August 21, 2007
While brain disorders pose a significant economic burden to the State, figures outlining their cost are at best "a rough estimate," experts have said.
Data for the Republic from the Cost of Disorders of the Brain in Europe (CDBE) study suggest that the direct and indirect cost of neurological and psychiatric disorders was €3 billion in 2004.
This represents 3 per cent of our gross national product and costs each Irish citizen €775 per year.
The research found that 1.1 million people here were affected by a brain disorder.
However, none of the costs could be calculated from Irish data, and the prevalence figures for individual diseases were estimated from known European rates.
Writing in the Irish Medical Journal, Dr John McHugh and Dr Ray Murphy of the Adelaide, Meath and National Children's Hospital (AMNCH), Tallaght and Dr P Sobocki of the Karolinska Institute in Stockholm say: "The results can serve at best as a rough index rather than an accurate reflection as practically all of the information is extrapolated and adjusted from other European data."
The brain disorders included in the CDBE study were addiction, affective disorders such as depression, anxiety, brain tumours, dementia, epilepsy and migraine.
Also included in this study were multiple sclerosis (MS), Parkinson's disease, psychotic disorders such as schizophrenia, stroke and trauma to the brain.
The most prevalent neurological disorder was migraine, estimated to affect 335,000 people. Anxiety disorders were the most common psychiatric problem, with a prevalence of 370,000 cases.
An analysis found that brain tumours and multiple sclerosis were the most costly brain disorder per individual affected. Anxiety disorders and migraine had a relatively low cost per case but were more prevalent.
Overall, the direct health costs of brain disorders amounted to €891 million, representing 29 per cent of total costs.
Indirect costs of €1.7 billion were mainly due to loss of production associated with sick leave.
The authors say that the CDBE costs for multiple sclerosis underestimate the true cost to the Republic by 60 per cent.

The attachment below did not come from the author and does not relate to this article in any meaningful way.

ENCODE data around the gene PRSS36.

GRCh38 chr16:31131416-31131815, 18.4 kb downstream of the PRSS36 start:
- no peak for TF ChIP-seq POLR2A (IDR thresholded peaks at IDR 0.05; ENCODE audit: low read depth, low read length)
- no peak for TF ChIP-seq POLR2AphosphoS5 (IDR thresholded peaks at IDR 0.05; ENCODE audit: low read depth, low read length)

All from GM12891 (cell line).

"The total cost of MS in the CDBE is estimated at €65 million per annum.
"The true figure is closer to €150 million, which is in line with the annual cost estimates for stroke and epilepsy."
Drug treatment costs for brain disorders are also underestimated, they say.
While the CDBE estimate for drug costs is €61 million, the authors calculate that the combined cost of drugs for medical card patients, those availing of the drugs payment scheme and the long-term illness scheme comes to a total of €216 million, over three times the CDBE estimate.
"The publication [ of European data] argues the need for properly resourced epidemiological research in relation to disorders of the brain in Ireland to further refine the extrapolated estimates," the authors note.
"The direct medical costs for brain disorders is relatively small when compared to the overall expense and indirect costs, indicating that resources might best be targeted at prevention," they add.
Asked to comment on the research, Dr Orla Hardiman, consultant neurologist at Beaumont hospital, in Dublin, said: "It does underline the need for better data collection."
Dr Hardiman also pointed out that the national needs assessment in neurology that is being undertaken by the Health Service Executive (HSE) at present, could be hampered by a lack of exact data.